<!-- security aspect -->
    <bean id="security"
        <!-- execute before the transactional advice (hence the lower order number)
            but after profiling -->
        <property name="order" value="2" />

        <!-- this advice will execute around the transactional advice -->
        <aop:aspect id="securityAspect" ref="security">
            <aop:pointcut id="serviceMethod" 
                expression="execution(**Service.*(..))" />
            <aop:around method="checkSecurity"
                pointcut-ref="serviceMethod" />

The expression in the above pointcut needs to be configured to match your package and Service naming conventions.

The aspect itself is implemented like this:

    public Object checkSecurity(ProceedingJoinPoint call)
            throws Throwable {
        String[] requiredRoles = null;
        MethodSignature ms =
        Method m = ms.getMethod(); //lets check it for the
                                   // RolesAllowed annotation
        RolesAllowed roles = m.getAnnotation(RolesAllowed.class);
        if(roles != null){
            requiredRoles = roles.value();
            for(String role : requiredRoles){
                    //ok, no problem, lets continue 
                    //with the call
                    requiredRoles = null; //since we can now
                                          // carry out the call
        if(requiredRoles == null){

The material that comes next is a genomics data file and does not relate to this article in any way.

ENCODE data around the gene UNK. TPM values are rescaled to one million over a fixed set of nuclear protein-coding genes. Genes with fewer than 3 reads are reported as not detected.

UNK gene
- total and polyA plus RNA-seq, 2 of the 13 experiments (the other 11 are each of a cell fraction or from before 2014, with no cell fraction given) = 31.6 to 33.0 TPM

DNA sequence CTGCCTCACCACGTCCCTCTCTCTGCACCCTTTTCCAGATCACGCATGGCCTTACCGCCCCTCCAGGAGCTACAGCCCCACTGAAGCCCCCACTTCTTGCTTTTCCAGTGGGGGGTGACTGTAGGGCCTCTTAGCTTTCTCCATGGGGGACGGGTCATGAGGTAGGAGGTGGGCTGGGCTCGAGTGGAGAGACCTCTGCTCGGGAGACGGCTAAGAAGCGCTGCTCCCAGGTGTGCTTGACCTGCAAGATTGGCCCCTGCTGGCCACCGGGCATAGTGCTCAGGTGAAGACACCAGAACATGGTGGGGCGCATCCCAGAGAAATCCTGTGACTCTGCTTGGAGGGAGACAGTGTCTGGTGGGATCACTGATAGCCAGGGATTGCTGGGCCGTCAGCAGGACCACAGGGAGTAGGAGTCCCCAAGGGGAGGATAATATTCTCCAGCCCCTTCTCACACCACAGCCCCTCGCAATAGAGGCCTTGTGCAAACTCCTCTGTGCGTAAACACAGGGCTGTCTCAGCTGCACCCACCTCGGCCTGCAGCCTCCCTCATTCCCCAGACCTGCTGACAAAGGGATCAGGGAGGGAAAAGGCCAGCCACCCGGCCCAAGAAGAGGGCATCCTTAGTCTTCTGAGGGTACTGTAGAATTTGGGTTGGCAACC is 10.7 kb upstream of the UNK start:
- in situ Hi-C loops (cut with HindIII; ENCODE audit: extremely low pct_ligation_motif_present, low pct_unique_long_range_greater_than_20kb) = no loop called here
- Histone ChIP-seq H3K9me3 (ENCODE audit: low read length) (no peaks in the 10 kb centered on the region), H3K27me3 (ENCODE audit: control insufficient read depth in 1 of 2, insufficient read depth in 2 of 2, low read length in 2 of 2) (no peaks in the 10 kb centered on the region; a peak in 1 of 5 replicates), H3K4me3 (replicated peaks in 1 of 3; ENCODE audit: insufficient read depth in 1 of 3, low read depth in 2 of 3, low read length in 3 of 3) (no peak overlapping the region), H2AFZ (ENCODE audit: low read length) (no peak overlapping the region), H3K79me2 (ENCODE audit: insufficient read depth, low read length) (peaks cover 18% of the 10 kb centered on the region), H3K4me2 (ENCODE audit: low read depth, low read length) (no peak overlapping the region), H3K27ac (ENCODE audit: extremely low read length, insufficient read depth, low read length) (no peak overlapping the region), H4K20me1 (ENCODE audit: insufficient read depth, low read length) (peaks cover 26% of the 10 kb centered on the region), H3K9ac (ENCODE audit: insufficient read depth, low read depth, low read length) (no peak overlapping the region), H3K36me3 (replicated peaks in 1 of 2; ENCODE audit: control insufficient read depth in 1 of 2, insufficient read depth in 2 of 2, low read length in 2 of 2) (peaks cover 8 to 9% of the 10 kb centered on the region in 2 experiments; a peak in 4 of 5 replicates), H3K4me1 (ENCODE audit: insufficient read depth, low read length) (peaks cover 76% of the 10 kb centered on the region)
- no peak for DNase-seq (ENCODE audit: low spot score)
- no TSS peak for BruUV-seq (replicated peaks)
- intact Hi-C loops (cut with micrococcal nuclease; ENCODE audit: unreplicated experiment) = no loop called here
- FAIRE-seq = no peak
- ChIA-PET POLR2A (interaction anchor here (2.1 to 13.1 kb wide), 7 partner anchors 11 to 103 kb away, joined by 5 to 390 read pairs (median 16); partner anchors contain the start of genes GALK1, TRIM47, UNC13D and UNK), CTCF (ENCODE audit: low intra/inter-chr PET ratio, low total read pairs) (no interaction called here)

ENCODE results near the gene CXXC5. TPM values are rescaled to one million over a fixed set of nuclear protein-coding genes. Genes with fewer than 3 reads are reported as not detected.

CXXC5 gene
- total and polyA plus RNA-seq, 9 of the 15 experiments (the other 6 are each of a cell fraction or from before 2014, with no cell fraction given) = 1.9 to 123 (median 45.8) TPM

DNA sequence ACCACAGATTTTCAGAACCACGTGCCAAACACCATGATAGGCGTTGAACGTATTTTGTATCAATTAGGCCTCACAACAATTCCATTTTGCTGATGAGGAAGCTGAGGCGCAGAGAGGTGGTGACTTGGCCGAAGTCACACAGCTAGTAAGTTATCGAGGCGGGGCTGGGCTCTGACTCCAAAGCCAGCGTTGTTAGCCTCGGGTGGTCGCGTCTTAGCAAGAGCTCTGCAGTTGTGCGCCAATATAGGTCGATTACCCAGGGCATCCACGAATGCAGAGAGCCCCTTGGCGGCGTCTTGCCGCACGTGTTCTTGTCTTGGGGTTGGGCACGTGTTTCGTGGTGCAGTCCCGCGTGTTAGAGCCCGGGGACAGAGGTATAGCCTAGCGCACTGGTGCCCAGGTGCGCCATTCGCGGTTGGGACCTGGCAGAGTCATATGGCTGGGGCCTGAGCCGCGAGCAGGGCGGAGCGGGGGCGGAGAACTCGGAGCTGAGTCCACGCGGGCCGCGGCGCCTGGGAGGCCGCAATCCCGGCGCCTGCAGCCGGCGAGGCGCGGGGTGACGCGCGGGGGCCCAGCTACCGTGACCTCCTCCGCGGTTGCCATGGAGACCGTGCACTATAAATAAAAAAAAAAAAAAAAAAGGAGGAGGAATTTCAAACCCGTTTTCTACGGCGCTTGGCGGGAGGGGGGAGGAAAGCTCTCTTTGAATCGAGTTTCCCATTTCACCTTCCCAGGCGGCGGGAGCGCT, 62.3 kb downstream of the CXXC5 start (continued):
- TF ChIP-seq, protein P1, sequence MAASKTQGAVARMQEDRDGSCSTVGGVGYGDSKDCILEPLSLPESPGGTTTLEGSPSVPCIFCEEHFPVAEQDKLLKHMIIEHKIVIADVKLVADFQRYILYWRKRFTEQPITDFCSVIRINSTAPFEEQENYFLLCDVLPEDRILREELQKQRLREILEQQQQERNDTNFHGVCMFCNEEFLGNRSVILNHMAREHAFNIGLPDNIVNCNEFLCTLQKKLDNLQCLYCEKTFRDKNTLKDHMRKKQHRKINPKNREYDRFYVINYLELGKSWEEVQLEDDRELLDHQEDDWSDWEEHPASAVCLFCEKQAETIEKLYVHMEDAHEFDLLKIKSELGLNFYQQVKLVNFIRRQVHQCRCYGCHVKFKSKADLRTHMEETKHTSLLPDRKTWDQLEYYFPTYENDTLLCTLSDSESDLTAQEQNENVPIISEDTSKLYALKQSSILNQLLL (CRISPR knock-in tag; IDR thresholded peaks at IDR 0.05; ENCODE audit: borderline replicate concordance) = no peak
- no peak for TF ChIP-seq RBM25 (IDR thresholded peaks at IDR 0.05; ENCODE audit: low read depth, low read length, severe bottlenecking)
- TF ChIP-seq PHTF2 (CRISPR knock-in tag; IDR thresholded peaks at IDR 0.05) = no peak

Object returnValue = call.proceed();
            return returnValue;
            String rrs = "[";
            for(String s : requiredRoles){
                rrs += s + ", ";
            rrs = rrs.substring(0, rrs.length() - 2) + "]";
            throw new SecurityException("To call [" +
                call.getSignature().toLongString() +
                "] the user must be authenticated and " +
                "authorized in these roles: " + rrs);

The annotation is defined as such:

    public @interface RolesAllowed {
        String[] value();

The annotation is used like this, on all service methods requiring security:

    @RolesAllowed ("registered")

What I now have is a simple library which I can configure using a Filter and an Aspect. Additionally to allow the user to log in in the first place, I can use a standard Java EE security constraint in my web application. The standard steps to use this security extension of Spring would be:

  • Add a security constraint to the web application
  • Add the annotation to the service methods requiring security
  • Add the filter to the web application
  • Add the aspect to the Spring configuration
  • Add the library to the classpath

I understand that Spring does not want you to need a dependency on Java EE, but on the other hand if I have that dependency due to other requirements, I do not want to have to configure my application using a third party security concept (Spring) as opposed to a standard one (Java EE). Spring Security is not even part of Standard Spring – it is downloaded separately. The more extensions you use, the more skills your developers need. The maxant Spring Security extension provides a very simple way to secure your service methods.

Copyright (c) 2009 Ant Kutschera